Commusings: The Pull-Up

Mar 28, 2024

Dear Commune Community,

For the last couple of years, I have been deeply committed to the pull-up. There was a period when I regularly challenged myself to do 100 per day.

I am the embarrassing dad scanning the city streets for scaffolding, as its crossbars provide a wonderful opportunity for impromptu chin-ups (and for mortifying your daughters). There’s something quasi-spiritual about lifting your own weight and, of course, I can prattle on about the metabolic benefits of muscle hypertrophy ad nauseam.

But it wasn’t always this way. Today’s occasionally irreverent musing provides the origin story of my love-hate affair with this bodyweight exercise.

Here at [email protected] and lifting myself up on IG @jeffkrasno.

In love, include me,

• • •

The Pull-Up

Mrs. Brody put the fear of God in me. Given my devout atheism, that’s a high bar to clear.

Mrs. Brody was the head of physical education at South School in New Canaan, Connecticut, where I matriculated in the 3rd grade.

One dare not call her a gym teacher for the risk of being dispatched to run punitive laps around the schoolyard.

However, given that she’s likely dead now, I can be honest about it. She was a cruel and callous gym teacher. There … I finally said it.

Mrs. Brody wore the same uniform every day: high-waisted black slacks and a tight-fitting referee jersey that accentuated her enormous, preternaturally high breasts. Affixed to her wrist was a whistle that she never hesitated to fill with hot air.

Her gray bob, doused in hair spray, remained motionless as she vaulted over pommel horses and swung from the rings. I suppose, in retrospect, she was impressive for a 60-year-old dame, perhaps even a portrait of ‘80s feminism. But … she was still a mean gym teacher.

Anyhow, Mrs. Brody supervised the ghastly annual Presidential Fitness Test. Some of you of a certain age may remember it. Now disbanded, a good forty years too late, this national program consisted of a variety of physical tests including sit-ups, sprints, a mile-run, touching your toes and, the worst, the dreaded pull-up.

Our motley class congregated on the playground one spring afternoon for the test. Each student was distributed a paper leaflet upon which to register his or her performance in each category. Based upon his or her score, each student was then classified in one of four groups – the names of which I have mostly blocked out as I was teetering between the lowest two classifications – standard and sub-standard. It all came down to the pull-up.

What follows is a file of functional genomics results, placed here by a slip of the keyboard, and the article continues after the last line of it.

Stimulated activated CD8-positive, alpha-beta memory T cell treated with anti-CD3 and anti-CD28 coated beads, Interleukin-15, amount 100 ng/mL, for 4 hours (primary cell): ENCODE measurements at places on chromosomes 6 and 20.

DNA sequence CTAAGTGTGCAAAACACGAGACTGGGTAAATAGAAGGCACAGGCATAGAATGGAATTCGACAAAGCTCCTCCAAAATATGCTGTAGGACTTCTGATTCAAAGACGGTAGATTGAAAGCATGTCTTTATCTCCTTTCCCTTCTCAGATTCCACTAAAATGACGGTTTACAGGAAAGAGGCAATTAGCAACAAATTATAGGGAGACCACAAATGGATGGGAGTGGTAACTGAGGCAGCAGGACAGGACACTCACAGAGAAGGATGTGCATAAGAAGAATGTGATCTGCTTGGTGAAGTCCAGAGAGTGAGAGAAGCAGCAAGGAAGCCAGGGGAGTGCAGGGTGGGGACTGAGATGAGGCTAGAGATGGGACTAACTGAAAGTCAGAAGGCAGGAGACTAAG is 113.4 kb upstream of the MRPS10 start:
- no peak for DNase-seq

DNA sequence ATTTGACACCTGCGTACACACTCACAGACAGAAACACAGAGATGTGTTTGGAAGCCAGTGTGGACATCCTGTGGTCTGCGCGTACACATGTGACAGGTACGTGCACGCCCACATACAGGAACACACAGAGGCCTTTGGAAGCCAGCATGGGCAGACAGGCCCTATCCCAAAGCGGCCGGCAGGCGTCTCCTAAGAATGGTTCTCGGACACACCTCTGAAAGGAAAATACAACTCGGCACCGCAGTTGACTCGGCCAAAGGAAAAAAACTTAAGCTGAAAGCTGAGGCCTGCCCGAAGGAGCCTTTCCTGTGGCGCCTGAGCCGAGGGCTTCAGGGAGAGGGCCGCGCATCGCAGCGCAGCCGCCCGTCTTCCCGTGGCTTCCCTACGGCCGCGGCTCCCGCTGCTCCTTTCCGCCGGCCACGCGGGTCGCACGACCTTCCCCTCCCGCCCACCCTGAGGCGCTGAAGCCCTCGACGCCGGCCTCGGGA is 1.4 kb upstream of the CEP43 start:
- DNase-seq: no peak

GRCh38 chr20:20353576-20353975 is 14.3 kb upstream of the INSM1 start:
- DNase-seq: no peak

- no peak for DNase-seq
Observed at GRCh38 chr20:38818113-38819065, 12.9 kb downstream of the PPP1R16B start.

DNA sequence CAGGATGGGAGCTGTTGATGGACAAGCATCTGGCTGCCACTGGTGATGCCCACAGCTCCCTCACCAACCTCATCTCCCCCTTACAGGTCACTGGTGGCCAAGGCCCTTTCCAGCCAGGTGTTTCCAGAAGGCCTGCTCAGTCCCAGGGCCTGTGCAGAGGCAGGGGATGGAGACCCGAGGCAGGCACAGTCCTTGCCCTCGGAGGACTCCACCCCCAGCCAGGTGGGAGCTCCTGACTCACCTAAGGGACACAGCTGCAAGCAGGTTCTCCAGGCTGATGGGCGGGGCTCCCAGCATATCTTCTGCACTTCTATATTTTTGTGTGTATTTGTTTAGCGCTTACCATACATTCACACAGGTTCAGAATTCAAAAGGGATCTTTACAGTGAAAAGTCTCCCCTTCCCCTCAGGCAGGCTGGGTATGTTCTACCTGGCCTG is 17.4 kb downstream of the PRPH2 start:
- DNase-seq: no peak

If you qualified for the top tranche, Mrs. Brody would publicly recognize you in school assembly. This fleeting fame was generally reserved for the broad-shouldered, crew-cut lacrosse boys and a few bendy gymnasts.

My eyes were not focused anywhere near the top category, nor was municipal recognition a reward I sought. My sole concern was simply to avoid being categorized as “sub-standard.” My flaccid ego had suffered enough. I was more than willing to accept “standard” and move the fuck on. In order to do so, however, I needed to perform one solitary pull-up. Unfortunately, the pitiful truth was that I couldn’t do it. Well, unless, I jumped up from the ground as I attempted to heave my jowls above the bar – which I more or less did.

Given that I had a double-chin, I thought there was a good argument that I had performed two. But to remain credible, I indicated “one” pull-up on my scorecard. This accomplishment was just barely enough to achieve my life goal – to be “standard.”

At the end of the test, Mrs. Brody blew her bloody whistle with the zeal of Dizzy Gillespie, collected everyone’s leaflets and gathered the class back in the gymnasium. She paged through the scorecards, perusing them, occasionally raising an eyebrow. And, then she paused and fixed her wicked gaze on me.

“Jeff … Kras-no,” she uttered slowly, enunciating each syllable like Annie Cresta from the Hunger Games.

“No fucking way!” I thought to myself, much like Katniss.

“You have indicated on your scorecard that you can perform one pull-up.”

“Yes, Mrs. Brody,” I replied faint-heartedly.

“Well, let’s see it.” She pointed to some uneven bars.

This dare elicited a number of snickers from the class. No, unfortunately, not the candy bar.

Timidly, I lumbered over to the daunting apparatus, assumed a crouch and then hurled myself toward the wooden crossbar. I clutched it as if were the world’s last hot dog, miraculously hoisted my chin to its level and plunged quickly back to the floor.

This feat of triumphant ineptitude extracted more snorts and whinnies from the barnyard of mocking kids.

I stared at Mrs. Brody, severe and tight-lipped.

“Ok.” She barked officiously, “Standard.”

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